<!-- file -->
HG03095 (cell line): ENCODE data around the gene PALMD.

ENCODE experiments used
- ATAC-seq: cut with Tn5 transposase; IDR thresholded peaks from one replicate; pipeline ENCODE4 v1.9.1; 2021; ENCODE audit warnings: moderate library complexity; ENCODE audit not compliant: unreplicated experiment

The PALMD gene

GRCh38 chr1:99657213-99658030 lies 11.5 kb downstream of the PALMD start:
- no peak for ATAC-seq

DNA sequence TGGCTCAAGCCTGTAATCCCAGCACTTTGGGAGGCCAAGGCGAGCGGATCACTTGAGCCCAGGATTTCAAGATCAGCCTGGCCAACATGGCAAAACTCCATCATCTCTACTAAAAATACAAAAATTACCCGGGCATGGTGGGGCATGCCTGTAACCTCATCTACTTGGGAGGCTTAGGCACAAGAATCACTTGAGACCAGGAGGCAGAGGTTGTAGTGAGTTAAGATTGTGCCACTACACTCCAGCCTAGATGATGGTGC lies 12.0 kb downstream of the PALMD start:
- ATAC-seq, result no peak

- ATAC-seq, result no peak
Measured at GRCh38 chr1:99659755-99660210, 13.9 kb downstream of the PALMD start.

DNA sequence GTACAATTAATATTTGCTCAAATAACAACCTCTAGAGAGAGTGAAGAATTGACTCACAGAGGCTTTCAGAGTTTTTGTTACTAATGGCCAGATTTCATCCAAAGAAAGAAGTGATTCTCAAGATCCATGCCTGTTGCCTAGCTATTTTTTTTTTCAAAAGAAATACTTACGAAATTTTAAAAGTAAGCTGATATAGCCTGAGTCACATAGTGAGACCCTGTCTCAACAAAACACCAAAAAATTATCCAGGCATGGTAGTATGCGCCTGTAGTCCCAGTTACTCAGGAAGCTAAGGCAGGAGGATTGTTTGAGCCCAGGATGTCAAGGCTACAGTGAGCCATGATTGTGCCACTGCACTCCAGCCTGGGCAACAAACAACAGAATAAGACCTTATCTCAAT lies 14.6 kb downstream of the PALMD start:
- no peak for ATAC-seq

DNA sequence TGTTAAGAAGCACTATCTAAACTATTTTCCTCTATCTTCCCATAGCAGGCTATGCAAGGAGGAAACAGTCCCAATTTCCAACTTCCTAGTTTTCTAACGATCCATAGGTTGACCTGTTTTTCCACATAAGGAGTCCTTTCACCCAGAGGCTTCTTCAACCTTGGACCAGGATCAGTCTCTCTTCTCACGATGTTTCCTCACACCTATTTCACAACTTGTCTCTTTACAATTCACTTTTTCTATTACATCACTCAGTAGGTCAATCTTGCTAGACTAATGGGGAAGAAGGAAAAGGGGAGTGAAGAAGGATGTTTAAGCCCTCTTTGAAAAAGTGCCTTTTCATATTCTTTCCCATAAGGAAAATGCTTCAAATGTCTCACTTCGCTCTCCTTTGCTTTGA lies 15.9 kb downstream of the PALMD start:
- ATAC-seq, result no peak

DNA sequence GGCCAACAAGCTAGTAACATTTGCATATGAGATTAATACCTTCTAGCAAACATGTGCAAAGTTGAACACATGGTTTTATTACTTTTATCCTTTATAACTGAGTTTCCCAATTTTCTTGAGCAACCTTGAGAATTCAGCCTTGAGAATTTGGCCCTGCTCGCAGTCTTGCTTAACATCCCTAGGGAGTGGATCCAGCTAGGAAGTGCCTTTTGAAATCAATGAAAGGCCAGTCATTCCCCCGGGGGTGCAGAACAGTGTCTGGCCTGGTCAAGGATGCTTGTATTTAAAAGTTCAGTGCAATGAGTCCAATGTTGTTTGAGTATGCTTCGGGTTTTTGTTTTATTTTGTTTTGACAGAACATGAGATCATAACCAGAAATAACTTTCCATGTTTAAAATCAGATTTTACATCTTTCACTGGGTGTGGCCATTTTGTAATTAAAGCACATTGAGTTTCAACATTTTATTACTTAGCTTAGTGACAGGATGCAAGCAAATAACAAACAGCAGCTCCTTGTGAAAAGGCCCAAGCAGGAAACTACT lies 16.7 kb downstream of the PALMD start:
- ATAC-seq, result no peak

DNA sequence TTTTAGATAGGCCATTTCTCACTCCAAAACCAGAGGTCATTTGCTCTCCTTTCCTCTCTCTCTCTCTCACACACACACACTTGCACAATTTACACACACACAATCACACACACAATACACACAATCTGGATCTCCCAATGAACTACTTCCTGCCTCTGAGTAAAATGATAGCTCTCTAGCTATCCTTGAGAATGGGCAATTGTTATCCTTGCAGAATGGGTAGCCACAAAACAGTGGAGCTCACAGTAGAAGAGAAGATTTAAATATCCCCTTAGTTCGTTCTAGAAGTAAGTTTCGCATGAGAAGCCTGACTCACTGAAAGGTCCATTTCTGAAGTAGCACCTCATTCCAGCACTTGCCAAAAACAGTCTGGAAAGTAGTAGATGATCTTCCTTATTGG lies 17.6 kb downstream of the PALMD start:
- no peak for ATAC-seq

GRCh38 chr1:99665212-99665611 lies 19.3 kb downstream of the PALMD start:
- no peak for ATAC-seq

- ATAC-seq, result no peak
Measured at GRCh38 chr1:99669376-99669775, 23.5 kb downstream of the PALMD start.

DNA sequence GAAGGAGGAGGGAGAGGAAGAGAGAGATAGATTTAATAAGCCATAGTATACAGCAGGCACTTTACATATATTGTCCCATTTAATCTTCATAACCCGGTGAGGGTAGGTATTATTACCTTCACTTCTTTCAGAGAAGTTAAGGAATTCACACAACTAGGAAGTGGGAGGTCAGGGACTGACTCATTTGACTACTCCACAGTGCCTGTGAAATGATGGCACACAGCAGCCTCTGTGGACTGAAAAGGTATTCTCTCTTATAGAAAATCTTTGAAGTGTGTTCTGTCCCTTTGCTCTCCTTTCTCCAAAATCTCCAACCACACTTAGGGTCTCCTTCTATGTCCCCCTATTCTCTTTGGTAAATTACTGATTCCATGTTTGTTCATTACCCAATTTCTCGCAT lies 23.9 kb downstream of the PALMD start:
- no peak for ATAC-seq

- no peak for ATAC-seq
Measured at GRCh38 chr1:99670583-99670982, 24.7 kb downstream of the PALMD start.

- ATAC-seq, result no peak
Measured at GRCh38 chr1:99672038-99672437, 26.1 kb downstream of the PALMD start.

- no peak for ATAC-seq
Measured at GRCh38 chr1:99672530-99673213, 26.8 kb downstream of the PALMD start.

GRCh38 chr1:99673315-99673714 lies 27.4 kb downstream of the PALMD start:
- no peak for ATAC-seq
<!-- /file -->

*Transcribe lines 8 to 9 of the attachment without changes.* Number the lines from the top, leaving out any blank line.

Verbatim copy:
- ATAC-seq, result no peak

- ATAC-seq, result no peak